But sleep wrinkles mostly come from the weight of your head which is pretty darn heavy.

Compared to the weight of your head, the impact of the friction from your pillowcase is really tiny.

If you’re worried about sleep lines, I recommend switching to sleeping on your back rather than changing the material of your pillowcase.

Changing your sleep position can be difficult and it can impact other areas of your health.

So it might not be worth it, depending on your individual situation.

But if you are interested, there are special pillows designed for helping you sleep on your back.

But one skin benefit I have found with using a silk pillowcase is that I get less awkward creases on my skin when I wake up.

You know how sometimes your pillow imprints itself on your skin and you’ve got a crease and you try to put makeup over it and it’s a bit awkward and it takes a little while to fade.

I noticed that I got a lot less of these when I started using silk pillowcases.

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Silk and Skincare Products

Another good thing about silk is that it doesn’t absorb as much moisture as something like cotton.

So when I’m using a silk pillowcase I find that I wake up with my skin a lot more hydrated and plump and smooth.

It also doesn’t soak up as much of your products as cotton and so your skincare products go less to waste.

Theoretically that means it’s feeding bacteria a bit less and so your pillowcase will get gross slower. You should be washing your pillowcases regularly to prevent breakouts.

Silk and Amino Acids

You might have heard some people say that silk has amino acids, which can absorb through your skin and feed it.

This is a myth.

Silk does have amino acids but they’re bound up into protein chains that are too big to go through your skin.

This is a good thing because it means it stays in the pillowcase and so your pillowcase doesn’t slowly get absorbed into your skin. At the end of the day you still have a pillowcase.

Silk and Maskne

Another good use of silk that I found is with face masks.

I don’t know about the rest of you, but I’ve been having massive issues with maskne.

This is breakouts that come on your face because you’ve been wearing a face mask.

I’ve been getting really irritated red spots in places where I usually don’t get breakouts and my chin has been a bit of a disaster.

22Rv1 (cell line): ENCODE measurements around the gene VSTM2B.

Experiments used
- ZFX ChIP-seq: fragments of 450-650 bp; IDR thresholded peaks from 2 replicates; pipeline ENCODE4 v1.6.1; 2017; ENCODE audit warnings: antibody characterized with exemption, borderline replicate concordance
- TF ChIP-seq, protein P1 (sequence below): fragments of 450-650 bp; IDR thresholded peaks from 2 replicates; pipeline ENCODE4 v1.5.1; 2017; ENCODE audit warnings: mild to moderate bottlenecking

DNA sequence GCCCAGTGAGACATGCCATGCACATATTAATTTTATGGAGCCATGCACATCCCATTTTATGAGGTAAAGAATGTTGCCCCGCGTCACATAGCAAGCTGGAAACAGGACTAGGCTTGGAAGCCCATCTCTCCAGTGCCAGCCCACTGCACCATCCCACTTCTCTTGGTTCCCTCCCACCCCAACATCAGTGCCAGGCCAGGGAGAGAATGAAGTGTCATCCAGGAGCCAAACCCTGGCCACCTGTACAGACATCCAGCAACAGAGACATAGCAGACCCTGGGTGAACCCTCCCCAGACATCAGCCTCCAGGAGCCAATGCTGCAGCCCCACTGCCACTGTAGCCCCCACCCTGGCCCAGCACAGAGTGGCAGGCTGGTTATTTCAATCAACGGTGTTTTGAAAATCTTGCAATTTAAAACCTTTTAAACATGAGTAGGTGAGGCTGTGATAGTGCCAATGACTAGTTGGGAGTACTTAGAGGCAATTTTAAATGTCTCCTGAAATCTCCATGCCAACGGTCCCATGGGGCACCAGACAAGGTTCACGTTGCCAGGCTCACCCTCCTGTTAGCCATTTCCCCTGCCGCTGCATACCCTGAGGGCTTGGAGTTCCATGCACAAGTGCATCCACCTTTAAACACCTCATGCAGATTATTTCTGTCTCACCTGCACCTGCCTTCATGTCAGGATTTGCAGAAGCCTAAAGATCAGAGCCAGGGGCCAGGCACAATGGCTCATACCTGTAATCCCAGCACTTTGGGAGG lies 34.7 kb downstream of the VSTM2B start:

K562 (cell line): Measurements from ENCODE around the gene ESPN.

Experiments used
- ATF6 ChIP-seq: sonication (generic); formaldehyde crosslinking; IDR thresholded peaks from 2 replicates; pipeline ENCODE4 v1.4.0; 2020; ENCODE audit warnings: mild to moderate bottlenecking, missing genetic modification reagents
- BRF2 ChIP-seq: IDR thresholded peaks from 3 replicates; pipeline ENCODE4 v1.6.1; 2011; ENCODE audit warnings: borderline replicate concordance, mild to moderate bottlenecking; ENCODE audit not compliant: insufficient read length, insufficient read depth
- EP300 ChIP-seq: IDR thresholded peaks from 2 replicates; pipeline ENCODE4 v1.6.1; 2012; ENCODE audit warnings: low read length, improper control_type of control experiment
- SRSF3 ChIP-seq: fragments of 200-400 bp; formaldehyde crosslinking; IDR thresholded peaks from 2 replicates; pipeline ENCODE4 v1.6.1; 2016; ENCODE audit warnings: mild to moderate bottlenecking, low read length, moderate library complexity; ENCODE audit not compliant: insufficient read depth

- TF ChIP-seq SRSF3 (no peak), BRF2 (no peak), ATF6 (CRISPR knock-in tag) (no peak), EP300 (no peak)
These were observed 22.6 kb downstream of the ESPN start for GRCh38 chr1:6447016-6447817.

The main reasons that you get these breakouts is because the mask is rubbing against your skin and that makes it really irritated.

You also have a ton of moisture trapped under there from your breath and from your sweat and this is the perfect storm for your skin barrier to get compromised.

And so it gets more irritated, it gets more leaky and so that means breakouts.

Silk is one of your best bets for dealing with the friction because it’s so slippery.

A silk face mask cam significantly cut down a lot of that irritation and friction.

If your body skin is quite sensitive and easily irritated, then you might find that wearing silk clothing helps as well because it’s so slippery.

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Drawbacks of Silk

So those are the benefits of silk there are some drawbacks as well.

Firstly silk isn’t vegan. It’s produced by silkworms and the silkworms are killed during the production process. So if you’re vegan you probably want to avoid silk.

Silk is also one of the more expensive fabrics. Other fabrics are usually going to be cheaper.

There are some satin fabrics that have similar benefits to silk.

The satin refers to how the fabrics are woven together so that they’re smoother and less frictiony and more silk-like.

But they tend to have other drawbacks.

For a long time I was quite hesitant about using silk pillowcases because one of my friends in high school used to have satin pillowcases.

And every time I slept over, my hair would go really flat and staticky and my head would get really hot and sweaty.

Later on I realized that this was because they were polyester satin.

I haven’t had any of these issues with the silk pillowcases I’ve tried.

If you do want to try a satin fabric, I’d recommend sateen. This is cotton based, so it shouldn’t have these heat or static problems, but it will still absorb more moisture than silk.

Another disadvantage of silk is that you do need to iron it, which is more important for clothing than for pillowcases.

But it does also feel really smooth and it’s really hard to stop touching myself!

Are Silk Pillowcases Good For Your Skin and Hair?